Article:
“Australian FMCG brands suck at social media and it’s basically a waste of their time”.
That was the general conclusion drawn at the end of a discussion I found myself in with a dozen respected agency guys earlier this week.
Australian FMCG marketers and senior agency guys suck at determining what success looks like. They’re caught between a past where an ad ‘felt’ successful because lots of people saw it and a future that ain’t quite what it used to be.
In the ’80s and ’90s, ads were part of the shared, collective experience created on a nightly basis by the perfect storm of three TV channels, no internet and no smartphones.
We watched Friends, Ally McBeal and 90210 by the millions, ads and all.
It’s not surprising then, that the ads – for margarine, superannuation, hi-fi systems and tampons – felt successful, too.
They’d been seen by millions of us, regardless of whether we were in the target market or not. Yes, famous ads were great, but let’s not kid ourselves; we also wasted a tonne of money making them famous with people who couldn’t care less.
And while we all know those days are over, we haven’t got the future we were promised, either.
Social was introduced to us as a stunning, revolutionary, two way channel and we ran at it head-first with our cheque-books out.
We thought we were signing up for owned and earned media. We thought we were signing up for free, unrestricted, direct lines into our end consumers.
We thought we were signing up for engagement and brand fans and virtuous circles of adoration between tuna companies and main grocery buyers throughout the land.
But we weren’t. Facebook pulled off the greatest bait-and-switch in history. And here we are, on the other side of it, wondering how to know if any of us are even doing a decent job, when our decoy metrics like ‘likes’, ‘comments’ and ‘community engagement’ are not even worth the paper the post-campaign reports are printed on.
Marketers, agencies, let’s get two things straight.
FMCG brands by their very nature have always been built with reach and frequency. If you’re an FMCG marketer you must, fundamentally, believe in reach and frequency as key objectives.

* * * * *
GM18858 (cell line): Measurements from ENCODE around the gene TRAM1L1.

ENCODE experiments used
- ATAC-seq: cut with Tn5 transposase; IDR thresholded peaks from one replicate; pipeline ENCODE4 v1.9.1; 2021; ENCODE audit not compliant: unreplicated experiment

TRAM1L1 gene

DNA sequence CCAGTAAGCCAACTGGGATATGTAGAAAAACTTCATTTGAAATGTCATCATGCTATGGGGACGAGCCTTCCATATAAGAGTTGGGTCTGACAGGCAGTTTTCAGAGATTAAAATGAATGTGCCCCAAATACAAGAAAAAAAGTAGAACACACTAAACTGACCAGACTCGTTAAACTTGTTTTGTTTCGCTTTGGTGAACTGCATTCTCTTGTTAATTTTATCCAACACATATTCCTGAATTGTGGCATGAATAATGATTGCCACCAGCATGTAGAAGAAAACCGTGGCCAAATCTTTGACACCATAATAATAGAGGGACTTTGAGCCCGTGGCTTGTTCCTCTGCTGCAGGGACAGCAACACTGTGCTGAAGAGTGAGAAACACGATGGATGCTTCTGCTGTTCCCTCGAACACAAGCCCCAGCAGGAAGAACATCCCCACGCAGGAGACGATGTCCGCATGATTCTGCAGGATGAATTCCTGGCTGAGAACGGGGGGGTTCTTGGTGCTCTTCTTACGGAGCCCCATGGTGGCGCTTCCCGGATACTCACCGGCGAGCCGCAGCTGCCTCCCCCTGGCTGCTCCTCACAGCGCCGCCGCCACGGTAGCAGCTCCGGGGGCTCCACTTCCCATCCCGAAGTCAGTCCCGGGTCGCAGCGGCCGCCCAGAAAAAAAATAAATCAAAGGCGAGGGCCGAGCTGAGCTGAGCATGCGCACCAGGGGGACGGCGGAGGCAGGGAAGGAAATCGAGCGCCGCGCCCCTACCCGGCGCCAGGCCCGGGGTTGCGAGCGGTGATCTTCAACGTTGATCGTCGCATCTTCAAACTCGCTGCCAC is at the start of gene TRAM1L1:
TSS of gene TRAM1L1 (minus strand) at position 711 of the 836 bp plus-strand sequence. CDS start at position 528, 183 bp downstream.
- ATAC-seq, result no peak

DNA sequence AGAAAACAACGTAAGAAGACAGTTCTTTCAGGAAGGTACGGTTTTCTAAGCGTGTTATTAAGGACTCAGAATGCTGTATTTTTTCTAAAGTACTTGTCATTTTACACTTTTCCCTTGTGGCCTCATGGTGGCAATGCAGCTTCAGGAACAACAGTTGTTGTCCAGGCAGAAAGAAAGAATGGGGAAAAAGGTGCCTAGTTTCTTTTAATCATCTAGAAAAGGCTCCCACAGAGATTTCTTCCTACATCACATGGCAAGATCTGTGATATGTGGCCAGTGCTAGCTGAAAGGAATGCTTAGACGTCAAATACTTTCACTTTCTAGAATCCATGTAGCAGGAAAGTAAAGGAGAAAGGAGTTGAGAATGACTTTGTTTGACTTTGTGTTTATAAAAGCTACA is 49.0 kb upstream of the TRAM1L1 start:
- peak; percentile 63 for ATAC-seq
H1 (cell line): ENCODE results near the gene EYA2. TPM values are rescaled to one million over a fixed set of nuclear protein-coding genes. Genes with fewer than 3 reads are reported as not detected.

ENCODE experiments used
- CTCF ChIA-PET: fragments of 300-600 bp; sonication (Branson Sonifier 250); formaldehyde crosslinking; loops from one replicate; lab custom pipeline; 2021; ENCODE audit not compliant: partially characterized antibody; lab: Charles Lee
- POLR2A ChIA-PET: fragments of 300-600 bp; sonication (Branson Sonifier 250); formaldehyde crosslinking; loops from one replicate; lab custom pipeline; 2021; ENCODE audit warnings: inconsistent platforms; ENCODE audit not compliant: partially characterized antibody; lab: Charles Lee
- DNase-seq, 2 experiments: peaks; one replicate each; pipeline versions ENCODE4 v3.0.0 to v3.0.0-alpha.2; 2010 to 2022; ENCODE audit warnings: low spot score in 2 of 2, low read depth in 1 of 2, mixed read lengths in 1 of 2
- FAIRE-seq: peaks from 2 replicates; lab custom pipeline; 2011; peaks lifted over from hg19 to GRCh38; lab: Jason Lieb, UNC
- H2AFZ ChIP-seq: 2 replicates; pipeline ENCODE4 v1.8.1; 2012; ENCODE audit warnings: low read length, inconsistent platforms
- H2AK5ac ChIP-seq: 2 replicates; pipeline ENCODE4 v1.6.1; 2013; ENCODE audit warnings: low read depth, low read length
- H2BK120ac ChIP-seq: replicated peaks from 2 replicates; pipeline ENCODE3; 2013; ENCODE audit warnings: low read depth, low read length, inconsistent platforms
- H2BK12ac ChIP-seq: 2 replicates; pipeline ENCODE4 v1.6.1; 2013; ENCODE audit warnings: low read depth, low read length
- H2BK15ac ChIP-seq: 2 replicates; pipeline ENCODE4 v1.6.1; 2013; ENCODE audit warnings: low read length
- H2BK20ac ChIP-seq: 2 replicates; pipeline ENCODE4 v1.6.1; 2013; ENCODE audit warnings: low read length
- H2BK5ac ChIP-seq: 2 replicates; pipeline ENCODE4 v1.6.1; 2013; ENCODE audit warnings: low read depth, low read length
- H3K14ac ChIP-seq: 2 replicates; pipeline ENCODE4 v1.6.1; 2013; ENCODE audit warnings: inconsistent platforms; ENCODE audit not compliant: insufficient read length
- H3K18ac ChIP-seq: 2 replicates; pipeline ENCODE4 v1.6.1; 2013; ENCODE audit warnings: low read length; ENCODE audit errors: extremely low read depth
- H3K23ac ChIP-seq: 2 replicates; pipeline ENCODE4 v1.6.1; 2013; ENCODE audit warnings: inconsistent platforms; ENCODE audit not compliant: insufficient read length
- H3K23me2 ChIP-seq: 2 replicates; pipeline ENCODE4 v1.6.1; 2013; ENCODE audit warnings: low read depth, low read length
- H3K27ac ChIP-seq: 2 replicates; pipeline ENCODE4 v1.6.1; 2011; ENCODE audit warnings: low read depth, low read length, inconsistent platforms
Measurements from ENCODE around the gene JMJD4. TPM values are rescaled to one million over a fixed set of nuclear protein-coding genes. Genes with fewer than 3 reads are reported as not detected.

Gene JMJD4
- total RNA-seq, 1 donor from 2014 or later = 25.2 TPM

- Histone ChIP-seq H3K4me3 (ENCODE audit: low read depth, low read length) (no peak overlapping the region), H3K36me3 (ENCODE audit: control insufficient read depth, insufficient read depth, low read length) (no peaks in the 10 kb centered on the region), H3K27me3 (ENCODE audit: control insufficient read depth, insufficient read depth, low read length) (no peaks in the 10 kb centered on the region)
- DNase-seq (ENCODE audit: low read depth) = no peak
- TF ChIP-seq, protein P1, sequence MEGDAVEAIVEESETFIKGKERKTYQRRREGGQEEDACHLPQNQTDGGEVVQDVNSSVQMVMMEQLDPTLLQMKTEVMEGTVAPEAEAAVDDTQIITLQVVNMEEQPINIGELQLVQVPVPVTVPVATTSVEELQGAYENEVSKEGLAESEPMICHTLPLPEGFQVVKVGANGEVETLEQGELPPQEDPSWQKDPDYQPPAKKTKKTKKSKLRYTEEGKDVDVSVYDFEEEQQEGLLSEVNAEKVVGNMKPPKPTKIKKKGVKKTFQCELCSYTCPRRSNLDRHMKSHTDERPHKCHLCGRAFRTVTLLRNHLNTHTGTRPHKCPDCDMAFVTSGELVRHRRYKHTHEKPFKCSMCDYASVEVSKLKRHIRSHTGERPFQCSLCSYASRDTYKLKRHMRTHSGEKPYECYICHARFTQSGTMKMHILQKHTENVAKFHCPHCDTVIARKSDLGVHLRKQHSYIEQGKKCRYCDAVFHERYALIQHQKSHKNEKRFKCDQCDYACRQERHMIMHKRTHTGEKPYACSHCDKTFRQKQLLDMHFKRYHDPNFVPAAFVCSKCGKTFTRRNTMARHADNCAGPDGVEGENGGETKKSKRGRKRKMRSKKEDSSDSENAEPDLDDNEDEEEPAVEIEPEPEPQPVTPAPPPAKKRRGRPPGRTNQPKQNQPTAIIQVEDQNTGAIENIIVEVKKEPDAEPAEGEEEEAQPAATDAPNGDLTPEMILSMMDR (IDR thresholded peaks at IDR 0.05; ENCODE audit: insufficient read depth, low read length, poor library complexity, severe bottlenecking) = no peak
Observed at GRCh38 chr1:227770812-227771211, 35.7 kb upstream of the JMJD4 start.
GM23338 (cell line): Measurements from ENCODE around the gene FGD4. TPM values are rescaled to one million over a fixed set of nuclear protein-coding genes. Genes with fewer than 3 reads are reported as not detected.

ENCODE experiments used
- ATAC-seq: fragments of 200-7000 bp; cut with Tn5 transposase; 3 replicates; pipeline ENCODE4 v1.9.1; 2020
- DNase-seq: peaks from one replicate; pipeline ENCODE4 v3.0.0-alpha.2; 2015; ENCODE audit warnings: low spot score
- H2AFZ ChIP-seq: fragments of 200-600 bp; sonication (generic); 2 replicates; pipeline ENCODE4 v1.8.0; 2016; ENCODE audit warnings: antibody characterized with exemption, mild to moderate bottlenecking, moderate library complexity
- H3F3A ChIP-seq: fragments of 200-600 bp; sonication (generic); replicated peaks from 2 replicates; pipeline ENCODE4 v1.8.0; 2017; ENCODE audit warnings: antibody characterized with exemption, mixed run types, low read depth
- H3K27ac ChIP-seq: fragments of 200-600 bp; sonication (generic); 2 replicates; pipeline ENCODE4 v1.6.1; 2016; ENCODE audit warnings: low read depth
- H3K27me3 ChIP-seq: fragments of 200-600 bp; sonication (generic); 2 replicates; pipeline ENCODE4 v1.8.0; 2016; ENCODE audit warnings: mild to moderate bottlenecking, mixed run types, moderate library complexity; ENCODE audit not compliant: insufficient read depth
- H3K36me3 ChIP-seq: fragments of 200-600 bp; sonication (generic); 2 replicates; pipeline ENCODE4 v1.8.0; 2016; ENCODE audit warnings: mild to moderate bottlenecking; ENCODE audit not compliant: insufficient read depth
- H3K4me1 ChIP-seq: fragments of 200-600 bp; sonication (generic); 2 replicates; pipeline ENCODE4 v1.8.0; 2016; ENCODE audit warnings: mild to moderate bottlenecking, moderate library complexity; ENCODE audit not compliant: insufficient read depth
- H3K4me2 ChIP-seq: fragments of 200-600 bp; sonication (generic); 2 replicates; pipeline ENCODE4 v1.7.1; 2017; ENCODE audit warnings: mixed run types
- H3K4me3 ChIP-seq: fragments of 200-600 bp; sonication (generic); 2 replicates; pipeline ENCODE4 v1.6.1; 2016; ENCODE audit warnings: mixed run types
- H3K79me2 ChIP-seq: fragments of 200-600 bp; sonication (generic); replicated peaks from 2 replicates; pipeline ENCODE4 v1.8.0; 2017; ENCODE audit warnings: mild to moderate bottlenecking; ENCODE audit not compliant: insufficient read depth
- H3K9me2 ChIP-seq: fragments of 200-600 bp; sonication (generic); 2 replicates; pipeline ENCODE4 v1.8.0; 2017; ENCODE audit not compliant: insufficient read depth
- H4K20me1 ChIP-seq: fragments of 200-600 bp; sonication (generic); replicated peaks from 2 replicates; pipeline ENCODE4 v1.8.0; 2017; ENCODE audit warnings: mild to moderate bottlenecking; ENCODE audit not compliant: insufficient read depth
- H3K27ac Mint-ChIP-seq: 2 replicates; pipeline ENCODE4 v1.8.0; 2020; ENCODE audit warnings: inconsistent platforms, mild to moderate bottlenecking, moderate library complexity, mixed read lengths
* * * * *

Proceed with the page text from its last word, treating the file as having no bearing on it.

You must fundamentally believe that getting your message in front of the right people is better than not getting your message in front of the right people. That talking to prospective customers often, is better than not talking to prospective customers at all.
There are more than 14 million active users of Facebook in Australia. Five million on Instagram and a rapidly growing two million on Snapchat.
Chances are, your ‘right people’ are out there, and the segmenting tools built within these very platforms can help you find them.
In 2016, social channels like Facebook, Instagram and Snapchat are our best tools for building efficient reach and frequency. Imagining they’ll do anything else is a fallacy. Evaluating them by any other criteria is misguided, regardless of what you used to do or how you thought things were going to pan out.
Under Armour founder and CEO, Kevin Plank, put it beautifully: “If you find yourself in a situation where the terrain differs from the map, I suggest you go with the terrain”.
The terrain tells us that formats make a difference. Video and live streams are being given priority in news feeds above all else.
The terrain tells us that targeting matters. Using the tools within the platforms including audience segmentation and retargeting dramatically reduces our cost per interaction. Dramatically, as in 80-90%.
The terrain tells us that creativity counts, but not how it used to. Today, creativity is about stopping the thumb, not delivering a wonderful ‘ah-huh’ moment after 28 seconds. Punchlines go at the start. Nobody’s hanging around if they don’t.
Australian FMCG brands who go with the terrain and use social to pursue efficient reach and frequency are doing fine.
In fact, many are doing great.
Unfortunately for agency guys, competitors and general snoops, it can be hard to tell who’s kicking arse – especially when all you can see from the outside looking in is how many people liked a brand’s last post – a metric that’s been irrelevant for years.
This article originally appeared on Mumbrella. Check it out here.